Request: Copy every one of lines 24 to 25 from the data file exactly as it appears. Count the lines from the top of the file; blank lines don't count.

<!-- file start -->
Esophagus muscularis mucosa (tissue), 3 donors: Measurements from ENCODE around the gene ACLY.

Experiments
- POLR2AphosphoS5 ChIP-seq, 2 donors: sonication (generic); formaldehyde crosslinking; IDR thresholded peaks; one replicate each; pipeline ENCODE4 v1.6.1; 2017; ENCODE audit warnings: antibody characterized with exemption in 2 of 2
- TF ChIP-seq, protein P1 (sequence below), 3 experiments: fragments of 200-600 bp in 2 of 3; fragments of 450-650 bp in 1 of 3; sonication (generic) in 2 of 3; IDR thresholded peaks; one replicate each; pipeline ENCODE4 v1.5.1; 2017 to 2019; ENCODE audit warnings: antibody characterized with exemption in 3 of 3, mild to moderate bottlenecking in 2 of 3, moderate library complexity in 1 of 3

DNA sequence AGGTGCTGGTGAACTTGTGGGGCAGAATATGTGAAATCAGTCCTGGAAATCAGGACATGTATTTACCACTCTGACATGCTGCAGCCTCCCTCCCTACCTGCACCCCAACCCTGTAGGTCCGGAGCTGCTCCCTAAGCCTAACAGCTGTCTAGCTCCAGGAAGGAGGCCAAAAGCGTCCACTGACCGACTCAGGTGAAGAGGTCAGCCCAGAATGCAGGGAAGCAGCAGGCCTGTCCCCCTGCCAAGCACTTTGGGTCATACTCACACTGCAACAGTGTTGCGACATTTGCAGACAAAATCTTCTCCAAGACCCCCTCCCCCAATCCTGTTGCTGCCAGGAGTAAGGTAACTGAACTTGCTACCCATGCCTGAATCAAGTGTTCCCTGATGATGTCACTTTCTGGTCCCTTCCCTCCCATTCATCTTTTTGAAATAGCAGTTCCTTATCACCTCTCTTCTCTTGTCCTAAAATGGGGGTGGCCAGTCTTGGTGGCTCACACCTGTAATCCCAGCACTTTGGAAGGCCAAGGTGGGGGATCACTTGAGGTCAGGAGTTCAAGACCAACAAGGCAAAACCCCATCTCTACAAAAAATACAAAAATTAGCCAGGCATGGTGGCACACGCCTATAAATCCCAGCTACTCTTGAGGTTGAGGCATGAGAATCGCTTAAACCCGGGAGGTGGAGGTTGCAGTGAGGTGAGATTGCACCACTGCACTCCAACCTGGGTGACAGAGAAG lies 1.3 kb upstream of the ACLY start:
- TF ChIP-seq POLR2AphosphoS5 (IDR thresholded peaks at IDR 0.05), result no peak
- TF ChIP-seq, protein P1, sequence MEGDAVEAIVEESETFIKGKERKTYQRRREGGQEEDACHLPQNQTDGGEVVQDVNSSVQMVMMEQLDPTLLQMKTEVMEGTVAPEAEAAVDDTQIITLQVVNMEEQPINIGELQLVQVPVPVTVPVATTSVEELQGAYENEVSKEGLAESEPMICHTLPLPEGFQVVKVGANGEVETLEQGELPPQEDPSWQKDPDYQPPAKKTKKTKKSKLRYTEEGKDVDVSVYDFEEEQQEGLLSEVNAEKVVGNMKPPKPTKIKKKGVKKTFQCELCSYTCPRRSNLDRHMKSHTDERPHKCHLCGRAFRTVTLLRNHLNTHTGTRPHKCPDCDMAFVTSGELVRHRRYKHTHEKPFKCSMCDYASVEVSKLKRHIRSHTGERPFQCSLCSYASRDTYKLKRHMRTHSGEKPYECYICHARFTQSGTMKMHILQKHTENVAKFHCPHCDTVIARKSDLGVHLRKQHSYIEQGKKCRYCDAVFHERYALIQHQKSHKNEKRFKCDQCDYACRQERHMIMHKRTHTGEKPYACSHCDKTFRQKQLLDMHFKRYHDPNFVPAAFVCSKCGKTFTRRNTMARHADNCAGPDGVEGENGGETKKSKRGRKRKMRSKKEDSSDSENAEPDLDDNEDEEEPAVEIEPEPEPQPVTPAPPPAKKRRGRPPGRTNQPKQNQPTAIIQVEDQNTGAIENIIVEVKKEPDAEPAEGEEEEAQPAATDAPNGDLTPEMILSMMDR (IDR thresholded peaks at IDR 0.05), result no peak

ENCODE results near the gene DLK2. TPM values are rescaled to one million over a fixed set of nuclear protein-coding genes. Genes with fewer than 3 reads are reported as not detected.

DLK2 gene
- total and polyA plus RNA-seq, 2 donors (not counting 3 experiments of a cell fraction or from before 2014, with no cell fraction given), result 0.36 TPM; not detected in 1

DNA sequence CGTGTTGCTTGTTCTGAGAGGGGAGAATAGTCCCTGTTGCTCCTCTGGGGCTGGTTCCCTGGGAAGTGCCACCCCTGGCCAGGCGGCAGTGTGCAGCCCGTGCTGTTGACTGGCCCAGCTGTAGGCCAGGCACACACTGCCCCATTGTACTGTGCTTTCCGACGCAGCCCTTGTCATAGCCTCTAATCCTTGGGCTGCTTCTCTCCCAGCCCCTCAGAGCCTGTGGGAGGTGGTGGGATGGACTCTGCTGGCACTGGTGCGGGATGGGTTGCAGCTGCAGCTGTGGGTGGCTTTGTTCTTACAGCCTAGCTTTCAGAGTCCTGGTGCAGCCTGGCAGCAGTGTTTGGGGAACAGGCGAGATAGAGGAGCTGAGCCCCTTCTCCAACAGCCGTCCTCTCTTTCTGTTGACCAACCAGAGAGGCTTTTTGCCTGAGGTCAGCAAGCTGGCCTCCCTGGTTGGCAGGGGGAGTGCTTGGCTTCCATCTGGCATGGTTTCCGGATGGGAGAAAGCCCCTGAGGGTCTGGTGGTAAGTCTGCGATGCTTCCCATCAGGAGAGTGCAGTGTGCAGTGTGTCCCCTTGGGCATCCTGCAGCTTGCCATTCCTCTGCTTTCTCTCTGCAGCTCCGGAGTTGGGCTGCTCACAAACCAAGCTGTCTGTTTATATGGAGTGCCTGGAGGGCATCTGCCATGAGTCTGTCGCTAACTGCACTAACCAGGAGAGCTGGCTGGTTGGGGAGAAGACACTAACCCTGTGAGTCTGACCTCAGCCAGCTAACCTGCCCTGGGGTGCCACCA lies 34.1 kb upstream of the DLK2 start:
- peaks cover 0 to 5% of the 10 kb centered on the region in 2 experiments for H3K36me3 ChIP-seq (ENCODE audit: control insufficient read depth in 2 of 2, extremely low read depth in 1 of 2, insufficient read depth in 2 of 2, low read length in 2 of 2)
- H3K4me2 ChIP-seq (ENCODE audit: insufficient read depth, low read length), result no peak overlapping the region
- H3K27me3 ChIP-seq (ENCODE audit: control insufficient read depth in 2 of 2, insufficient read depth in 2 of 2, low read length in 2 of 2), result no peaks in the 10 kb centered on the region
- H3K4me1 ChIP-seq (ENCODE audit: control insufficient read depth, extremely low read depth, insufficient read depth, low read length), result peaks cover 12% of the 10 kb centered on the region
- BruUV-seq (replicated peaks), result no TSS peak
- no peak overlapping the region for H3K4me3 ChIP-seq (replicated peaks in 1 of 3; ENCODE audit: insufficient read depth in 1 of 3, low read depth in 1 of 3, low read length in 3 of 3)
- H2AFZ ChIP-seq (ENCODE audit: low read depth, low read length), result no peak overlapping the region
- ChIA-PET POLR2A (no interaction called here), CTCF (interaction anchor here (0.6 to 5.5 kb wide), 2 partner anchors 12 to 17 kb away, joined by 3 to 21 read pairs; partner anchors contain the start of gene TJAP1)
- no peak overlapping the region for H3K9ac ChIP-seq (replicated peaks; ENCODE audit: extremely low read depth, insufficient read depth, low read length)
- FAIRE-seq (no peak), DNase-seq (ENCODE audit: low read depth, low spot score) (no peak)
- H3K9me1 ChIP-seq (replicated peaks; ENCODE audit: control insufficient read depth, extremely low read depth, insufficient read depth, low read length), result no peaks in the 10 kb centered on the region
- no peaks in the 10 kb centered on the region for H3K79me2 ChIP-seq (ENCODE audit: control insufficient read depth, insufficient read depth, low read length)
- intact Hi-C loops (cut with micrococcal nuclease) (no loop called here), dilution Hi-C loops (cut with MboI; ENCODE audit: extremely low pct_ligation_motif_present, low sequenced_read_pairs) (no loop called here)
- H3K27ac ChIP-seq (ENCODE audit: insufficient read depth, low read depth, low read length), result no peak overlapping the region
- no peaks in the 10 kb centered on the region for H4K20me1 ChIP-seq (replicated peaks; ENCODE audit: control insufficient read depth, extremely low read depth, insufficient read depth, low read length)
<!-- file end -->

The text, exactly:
- intact Hi-C loops (cut with micrococcal nuclease) (no loop called here), dilution Hi-C loops (cut with MboI; ENCODE audit: extremely low pct_ligation_motif_present, low sequenced_read_pairs) (no loop called here)
- H3K27ac ChIP-seq (ENCODE audit: insufficient read depth, low read depth, low read length), result no peak overlapping the region